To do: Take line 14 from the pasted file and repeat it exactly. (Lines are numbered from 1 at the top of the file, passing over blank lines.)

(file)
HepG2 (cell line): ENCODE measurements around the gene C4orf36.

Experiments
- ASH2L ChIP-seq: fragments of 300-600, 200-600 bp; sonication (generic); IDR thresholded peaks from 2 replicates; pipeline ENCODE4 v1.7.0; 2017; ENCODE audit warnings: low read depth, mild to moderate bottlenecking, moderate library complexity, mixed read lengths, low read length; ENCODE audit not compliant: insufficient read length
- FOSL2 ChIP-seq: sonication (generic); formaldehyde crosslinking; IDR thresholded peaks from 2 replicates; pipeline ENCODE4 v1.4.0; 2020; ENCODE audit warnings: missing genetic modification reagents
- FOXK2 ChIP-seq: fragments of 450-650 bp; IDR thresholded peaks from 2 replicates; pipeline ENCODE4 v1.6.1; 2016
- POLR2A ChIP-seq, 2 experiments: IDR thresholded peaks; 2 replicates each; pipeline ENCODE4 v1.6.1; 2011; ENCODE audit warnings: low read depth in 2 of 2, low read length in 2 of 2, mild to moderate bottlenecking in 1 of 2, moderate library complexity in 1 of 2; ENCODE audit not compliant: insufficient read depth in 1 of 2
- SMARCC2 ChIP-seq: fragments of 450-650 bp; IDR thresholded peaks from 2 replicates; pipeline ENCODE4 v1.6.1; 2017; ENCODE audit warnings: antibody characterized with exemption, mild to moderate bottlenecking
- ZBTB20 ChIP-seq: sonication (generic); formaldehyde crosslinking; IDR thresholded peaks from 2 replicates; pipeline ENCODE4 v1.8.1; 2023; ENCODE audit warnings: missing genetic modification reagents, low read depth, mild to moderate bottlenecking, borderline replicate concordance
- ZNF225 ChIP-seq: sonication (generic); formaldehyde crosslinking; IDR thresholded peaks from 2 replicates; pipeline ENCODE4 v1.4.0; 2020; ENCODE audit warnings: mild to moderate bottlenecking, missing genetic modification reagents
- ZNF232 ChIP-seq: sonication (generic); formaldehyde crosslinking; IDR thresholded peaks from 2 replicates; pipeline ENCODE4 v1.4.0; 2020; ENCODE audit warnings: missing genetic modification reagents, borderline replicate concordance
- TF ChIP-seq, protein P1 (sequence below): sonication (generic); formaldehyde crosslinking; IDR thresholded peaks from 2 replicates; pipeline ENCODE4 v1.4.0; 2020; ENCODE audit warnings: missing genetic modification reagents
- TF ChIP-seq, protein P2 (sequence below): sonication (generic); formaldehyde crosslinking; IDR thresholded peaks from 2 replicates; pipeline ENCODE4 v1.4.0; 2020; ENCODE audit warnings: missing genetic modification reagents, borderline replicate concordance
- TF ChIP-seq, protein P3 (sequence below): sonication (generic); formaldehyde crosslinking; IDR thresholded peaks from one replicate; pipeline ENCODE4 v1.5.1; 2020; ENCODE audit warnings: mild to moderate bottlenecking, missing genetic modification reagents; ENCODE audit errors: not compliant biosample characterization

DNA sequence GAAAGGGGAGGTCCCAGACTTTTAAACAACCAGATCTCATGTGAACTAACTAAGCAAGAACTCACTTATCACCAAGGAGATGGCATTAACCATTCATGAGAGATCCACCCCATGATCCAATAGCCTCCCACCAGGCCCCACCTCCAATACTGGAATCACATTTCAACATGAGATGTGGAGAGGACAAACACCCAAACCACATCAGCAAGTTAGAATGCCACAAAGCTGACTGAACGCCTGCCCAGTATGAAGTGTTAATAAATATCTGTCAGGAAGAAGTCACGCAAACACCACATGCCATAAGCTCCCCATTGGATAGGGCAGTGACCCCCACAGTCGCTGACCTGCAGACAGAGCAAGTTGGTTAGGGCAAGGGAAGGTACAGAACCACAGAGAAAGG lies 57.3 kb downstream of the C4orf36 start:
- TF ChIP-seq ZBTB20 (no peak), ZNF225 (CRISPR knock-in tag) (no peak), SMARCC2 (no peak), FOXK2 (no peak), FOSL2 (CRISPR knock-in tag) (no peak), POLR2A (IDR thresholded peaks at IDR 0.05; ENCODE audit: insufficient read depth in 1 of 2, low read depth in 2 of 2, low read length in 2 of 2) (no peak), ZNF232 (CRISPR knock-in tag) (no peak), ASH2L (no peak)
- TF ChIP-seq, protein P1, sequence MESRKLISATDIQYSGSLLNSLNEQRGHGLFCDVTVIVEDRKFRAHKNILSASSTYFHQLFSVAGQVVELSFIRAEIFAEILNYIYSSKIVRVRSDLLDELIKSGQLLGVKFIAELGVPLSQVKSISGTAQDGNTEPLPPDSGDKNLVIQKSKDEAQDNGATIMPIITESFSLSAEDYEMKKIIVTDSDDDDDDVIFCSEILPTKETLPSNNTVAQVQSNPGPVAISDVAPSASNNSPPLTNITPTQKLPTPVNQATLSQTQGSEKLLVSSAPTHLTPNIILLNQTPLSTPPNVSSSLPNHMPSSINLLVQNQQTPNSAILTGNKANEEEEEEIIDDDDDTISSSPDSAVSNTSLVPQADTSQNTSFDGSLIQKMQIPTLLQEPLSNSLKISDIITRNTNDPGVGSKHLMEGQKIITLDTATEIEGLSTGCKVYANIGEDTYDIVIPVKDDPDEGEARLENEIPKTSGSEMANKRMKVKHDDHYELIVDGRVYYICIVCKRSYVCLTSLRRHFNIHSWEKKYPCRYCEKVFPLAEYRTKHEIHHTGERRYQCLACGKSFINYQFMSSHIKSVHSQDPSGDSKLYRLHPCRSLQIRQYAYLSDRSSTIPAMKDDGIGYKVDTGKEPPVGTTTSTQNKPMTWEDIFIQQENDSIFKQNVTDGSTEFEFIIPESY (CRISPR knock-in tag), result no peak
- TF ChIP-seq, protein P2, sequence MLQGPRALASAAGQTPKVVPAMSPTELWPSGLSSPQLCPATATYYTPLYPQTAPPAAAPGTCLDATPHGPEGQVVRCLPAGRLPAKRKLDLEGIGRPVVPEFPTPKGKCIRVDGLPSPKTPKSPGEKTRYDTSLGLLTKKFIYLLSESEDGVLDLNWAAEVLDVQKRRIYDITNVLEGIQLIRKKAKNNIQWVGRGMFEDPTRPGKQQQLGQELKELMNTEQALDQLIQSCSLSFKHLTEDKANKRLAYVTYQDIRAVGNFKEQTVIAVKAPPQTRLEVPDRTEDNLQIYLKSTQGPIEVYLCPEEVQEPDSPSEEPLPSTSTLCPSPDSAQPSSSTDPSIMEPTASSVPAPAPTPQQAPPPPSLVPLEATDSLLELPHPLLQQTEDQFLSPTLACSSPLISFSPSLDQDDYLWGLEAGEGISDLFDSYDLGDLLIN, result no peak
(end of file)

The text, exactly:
DNA sequence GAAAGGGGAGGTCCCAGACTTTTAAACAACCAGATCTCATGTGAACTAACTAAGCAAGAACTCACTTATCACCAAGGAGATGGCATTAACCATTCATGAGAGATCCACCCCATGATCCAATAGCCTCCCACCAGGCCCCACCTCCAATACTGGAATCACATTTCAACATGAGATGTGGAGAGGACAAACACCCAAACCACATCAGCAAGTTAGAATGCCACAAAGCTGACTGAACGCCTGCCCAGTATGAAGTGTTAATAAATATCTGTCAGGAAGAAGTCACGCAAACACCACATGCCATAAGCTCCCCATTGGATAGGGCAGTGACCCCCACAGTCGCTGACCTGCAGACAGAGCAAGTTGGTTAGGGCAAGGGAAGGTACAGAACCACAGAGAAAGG lies 57.3 kb downstream of the C4orf36 start: